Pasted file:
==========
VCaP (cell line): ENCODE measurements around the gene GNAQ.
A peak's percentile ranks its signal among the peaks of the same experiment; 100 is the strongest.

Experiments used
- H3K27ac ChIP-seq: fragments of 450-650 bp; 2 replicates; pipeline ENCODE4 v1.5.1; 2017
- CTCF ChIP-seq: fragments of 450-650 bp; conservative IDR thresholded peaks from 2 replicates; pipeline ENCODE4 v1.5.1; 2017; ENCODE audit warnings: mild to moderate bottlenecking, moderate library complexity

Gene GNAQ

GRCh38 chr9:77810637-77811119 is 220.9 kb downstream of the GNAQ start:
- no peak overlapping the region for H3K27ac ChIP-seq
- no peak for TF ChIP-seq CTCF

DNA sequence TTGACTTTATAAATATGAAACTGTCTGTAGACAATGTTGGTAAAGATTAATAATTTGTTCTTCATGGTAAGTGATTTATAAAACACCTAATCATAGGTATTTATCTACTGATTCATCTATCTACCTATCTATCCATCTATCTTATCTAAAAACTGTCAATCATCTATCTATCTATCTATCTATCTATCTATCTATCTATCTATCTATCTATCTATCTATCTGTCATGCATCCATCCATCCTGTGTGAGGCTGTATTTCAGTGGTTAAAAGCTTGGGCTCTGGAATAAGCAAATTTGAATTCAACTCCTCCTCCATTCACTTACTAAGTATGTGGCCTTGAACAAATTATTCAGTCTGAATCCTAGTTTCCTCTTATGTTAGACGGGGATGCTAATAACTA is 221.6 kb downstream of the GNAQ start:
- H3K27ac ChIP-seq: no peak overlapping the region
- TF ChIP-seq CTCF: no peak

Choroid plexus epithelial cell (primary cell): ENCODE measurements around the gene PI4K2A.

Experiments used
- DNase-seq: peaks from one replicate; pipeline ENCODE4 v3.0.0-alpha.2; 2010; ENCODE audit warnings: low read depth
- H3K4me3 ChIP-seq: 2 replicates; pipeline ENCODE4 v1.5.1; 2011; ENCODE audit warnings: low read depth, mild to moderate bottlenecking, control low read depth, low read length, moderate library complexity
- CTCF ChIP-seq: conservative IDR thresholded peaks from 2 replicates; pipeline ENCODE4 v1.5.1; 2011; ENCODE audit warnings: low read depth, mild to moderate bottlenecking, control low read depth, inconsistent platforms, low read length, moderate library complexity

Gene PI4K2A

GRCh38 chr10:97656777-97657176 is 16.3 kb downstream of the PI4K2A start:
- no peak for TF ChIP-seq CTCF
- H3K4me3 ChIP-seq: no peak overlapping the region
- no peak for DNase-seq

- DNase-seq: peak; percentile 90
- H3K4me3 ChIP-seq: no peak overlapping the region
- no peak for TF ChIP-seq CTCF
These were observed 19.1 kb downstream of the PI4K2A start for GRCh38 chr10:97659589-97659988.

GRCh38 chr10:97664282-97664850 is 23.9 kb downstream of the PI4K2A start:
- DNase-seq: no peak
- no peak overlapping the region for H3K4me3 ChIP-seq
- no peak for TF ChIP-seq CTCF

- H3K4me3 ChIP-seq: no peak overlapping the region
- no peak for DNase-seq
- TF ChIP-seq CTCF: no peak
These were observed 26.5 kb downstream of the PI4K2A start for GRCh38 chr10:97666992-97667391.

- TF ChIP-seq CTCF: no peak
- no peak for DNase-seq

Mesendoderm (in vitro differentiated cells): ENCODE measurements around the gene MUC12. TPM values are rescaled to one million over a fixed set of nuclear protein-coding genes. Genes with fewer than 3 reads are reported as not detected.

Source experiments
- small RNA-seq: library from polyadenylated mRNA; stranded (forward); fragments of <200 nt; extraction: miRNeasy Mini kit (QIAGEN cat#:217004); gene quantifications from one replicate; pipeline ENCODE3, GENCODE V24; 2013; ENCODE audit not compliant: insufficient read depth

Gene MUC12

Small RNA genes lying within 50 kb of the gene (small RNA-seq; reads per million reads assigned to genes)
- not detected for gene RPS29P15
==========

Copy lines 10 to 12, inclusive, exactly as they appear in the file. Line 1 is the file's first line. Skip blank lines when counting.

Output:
DNA sequence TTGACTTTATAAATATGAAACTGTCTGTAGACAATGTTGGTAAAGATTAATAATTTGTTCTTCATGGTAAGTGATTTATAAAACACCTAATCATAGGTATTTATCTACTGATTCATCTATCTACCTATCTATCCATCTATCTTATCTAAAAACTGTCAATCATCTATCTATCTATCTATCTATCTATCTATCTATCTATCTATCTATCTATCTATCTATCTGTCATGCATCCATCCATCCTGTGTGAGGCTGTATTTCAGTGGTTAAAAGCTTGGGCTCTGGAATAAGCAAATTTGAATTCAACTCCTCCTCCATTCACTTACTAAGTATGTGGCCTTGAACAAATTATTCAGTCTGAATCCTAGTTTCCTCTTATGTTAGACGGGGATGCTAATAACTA is 221.6 kb downstream of the GNAQ start:
- H3K27ac ChIP-seq: no peak overlapping the region
- TF ChIP-seq CTCF: no peak